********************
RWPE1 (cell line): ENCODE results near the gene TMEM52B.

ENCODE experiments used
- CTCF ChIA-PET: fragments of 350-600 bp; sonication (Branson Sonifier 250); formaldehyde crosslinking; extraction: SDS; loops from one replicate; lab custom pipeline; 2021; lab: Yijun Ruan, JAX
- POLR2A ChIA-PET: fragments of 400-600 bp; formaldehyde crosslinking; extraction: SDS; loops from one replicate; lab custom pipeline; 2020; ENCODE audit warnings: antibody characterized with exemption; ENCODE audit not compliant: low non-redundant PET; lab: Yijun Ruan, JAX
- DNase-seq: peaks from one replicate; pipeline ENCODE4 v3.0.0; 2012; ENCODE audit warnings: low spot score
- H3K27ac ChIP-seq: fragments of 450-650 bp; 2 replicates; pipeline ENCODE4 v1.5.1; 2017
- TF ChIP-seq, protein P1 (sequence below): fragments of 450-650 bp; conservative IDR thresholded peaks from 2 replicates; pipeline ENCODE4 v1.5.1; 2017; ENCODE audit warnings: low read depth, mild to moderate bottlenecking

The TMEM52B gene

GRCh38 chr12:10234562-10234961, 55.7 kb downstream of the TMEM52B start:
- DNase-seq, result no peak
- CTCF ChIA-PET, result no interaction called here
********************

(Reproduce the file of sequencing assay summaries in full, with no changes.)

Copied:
RWPE1 (cell line): ENCODE results near the gene TMEM52B.

ENCODE experiments used
- CTCF ChIA-PET: fragments of 350-600 bp; sonication (Branson Sonifier 250); formaldehyde crosslinking; extraction: SDS; loops from one replicate; lab custom pipeline; 2021; lab: Yijun Ruan, JAX
- POLR2A ChIA-PET: fragments of 400-600 bp; formaldehyde crosslinking; extraction: SDS; loops from one replicate; lab custom pipeline; 2020; ENCODE audit warnings: antibody characterized with exemption; ENCODE audit not compliant: low non-redundant PET; lab: Yijun Ruan, JAX
- DNase-seq: peaks from one replicate; pipeline ENCODE4 v3.0.0; 2012; ENCODE audit warnings: low spot score
- H3K27ac ChIP-seq: fragments of 450-650 bp; 2 replicates; pipeline ENCODE4 v1.5.1; 2017
- TF ChIP-seq, protein P1 (sequence below): fragments of 450-650 bp; conservative IDR thresholded peaks from 2 replicates; pipeline ENCODE4 v1.5.1; 2017; ENCODE audit warnings: low read depth, mild to moderate bottlenecking

The TMEM52B gene

GRCh38 chr12:10234562-10234961, 55.7 kb downstream of the TMEM52B start:
- DNase-seq, result no peak
- CTCF ChIA-PET, result no interaction called here